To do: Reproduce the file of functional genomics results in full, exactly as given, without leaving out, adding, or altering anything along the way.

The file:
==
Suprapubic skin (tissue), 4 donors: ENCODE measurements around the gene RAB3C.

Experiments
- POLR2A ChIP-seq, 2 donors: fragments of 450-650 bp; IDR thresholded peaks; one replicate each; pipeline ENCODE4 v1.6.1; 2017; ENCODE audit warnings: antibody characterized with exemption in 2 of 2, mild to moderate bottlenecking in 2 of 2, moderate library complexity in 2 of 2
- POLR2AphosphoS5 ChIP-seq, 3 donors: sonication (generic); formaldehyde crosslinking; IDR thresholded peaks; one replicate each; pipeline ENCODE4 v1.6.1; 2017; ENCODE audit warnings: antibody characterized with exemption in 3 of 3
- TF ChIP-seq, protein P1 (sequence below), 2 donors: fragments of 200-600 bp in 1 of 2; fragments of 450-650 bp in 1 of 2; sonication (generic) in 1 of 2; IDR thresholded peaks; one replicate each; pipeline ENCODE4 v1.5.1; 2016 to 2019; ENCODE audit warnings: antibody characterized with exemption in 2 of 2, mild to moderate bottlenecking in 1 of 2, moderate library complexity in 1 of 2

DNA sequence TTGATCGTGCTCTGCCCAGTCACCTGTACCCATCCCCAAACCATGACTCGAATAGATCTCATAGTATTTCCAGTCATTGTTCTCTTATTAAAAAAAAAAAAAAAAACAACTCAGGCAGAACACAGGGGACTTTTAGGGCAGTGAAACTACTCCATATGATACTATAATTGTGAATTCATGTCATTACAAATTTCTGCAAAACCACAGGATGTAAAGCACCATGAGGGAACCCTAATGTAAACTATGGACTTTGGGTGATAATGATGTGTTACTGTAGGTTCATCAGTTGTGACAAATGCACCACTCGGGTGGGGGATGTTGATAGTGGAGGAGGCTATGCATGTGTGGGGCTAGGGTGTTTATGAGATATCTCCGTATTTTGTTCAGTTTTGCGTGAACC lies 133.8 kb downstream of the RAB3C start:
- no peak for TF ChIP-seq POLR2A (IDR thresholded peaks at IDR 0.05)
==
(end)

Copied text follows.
Suprapubic skin (tissue), 4 donors: ENCODE measurements around the gene RAB3C.

Experiments
- POLR2A ChIP-seq, 2 donors: fragments of 450-650 bp; IDR thresholded peaks; one replicate each; pipeline ENCODE4 v1.6.1; 2017; ENCODE audit warnings: antibody characterized with exemption in 2 of 2, mild to moderate bottlenecking in 2 of 2, moderate library complexity in 2 of 2
- POLR2AphosphoS5 ChIP-seq, 3 donors: sonication (generic); formaldehyde crosslinking; IDR thresholded peaks; one replicate each; pipeline ENCODE4 v1.6.1; 2017; ENCODE audit warnings: antibody characterized with exemption in 3 of 3
- TF ChIP-seq, protein P1 (sequence below), 2 donors: fragments of 200-600 bp in 1 of 2; fragments of 450-650 bp in 1 of 2; sonication (generic) in 1 of 2; IDR thresholded peaks; one replicate each; pipeline ENCODE4 v1.5.1; 2016 to 2019; ENCODE audit warnings: antibody characterized with exemption in 2 of 2, mild to moderate bottlenecking in 1 of 2, moderate library complexity in 1 of 2

DNA sequence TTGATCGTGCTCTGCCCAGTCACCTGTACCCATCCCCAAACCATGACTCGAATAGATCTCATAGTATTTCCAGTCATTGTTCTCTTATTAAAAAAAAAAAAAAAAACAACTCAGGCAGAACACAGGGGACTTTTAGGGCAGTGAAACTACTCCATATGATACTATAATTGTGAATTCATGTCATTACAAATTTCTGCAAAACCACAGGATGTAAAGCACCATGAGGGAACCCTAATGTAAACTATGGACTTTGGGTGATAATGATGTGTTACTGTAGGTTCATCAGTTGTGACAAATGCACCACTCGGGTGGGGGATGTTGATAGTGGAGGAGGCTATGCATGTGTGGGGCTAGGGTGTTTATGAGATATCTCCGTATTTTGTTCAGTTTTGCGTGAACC lies 133.8 kb downstream of the RAB3C start:
- no peak for TF ChIP-seq POLR2A (IDR thresholded peaks at IDR 0.05)